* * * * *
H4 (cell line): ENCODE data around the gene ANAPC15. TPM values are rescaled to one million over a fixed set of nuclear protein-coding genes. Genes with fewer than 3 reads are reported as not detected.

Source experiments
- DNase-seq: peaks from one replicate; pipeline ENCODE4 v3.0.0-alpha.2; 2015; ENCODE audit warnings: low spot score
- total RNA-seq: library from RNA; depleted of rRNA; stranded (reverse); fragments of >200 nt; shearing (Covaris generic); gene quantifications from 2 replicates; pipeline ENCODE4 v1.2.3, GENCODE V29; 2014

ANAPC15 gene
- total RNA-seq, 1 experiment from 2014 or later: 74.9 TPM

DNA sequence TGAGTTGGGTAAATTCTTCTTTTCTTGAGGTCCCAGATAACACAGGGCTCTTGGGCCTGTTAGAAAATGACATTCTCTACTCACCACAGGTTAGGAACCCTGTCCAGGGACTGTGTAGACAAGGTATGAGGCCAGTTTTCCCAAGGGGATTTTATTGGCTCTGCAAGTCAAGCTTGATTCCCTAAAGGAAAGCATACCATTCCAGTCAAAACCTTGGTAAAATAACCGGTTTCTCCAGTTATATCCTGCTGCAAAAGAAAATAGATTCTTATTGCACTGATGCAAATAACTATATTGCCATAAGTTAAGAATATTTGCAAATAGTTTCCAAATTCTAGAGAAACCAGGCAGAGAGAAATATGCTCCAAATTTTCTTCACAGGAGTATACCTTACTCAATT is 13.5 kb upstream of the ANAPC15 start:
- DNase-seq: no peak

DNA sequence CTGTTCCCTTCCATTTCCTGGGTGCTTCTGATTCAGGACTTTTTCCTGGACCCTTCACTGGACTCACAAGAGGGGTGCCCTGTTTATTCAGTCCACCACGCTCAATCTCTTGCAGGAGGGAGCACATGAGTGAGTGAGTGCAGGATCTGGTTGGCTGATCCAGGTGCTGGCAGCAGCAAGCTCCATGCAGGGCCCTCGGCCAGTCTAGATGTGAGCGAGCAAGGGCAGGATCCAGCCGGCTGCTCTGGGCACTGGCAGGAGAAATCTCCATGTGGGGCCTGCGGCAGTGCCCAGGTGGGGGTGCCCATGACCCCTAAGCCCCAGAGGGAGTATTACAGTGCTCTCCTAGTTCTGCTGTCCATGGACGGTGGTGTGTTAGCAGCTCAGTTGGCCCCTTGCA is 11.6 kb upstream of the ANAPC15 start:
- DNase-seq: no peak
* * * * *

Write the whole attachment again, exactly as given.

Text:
H4 (cell line): ENCODE data around the gene ANAPC15. TPM values are rescaled to one million over a fixed set of nuclear protein-coding genes. Genes with fewer than 3 reads are reported as not detected.

Source experiments
- DNase-seq: peaks from one replicate; pipeline ENCODE4 v3.0.0-alpha.2; 2015; ENCODE audit warnings: low spot score
- total RNA-seq: library from RNA; depleted of rRNA; stranded (reverse); fragments of >200 nt; shearing (Covaris generic); gene quantifications from 2 replicates; pipeline ENCODE4 v1.2.3, GENCODE V29; 2014

ANAPC15 gene
- total RNA-seq, 1 experiment from 2014 or later: 74.9 TPM

DNA sequence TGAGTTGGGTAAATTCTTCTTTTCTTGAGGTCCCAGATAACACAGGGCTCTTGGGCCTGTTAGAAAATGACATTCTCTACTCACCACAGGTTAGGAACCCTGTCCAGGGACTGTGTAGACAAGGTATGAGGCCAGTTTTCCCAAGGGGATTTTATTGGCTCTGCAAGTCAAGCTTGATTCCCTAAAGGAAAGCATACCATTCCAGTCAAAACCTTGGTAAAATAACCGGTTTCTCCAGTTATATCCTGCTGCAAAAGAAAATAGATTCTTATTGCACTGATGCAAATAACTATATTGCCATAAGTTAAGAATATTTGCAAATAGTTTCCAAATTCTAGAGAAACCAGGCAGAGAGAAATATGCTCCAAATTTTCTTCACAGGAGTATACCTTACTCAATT is 13.5 kb upstream of the ANAPC15 start:
- DNase-seq: no peak

DNA sequence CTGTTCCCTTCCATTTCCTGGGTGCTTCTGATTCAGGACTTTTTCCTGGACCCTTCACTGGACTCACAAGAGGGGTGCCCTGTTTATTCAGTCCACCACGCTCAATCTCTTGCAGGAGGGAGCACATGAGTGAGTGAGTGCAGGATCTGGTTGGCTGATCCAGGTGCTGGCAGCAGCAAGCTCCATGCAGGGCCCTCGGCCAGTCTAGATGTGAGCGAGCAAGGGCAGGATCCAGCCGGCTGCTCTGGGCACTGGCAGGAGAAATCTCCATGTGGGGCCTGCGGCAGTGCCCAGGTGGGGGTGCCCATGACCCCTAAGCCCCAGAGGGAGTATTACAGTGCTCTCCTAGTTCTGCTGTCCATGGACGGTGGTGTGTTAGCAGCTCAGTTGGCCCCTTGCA is 11.6 kb upstream of the ANAPC15 start:
- DNase-seq: no peak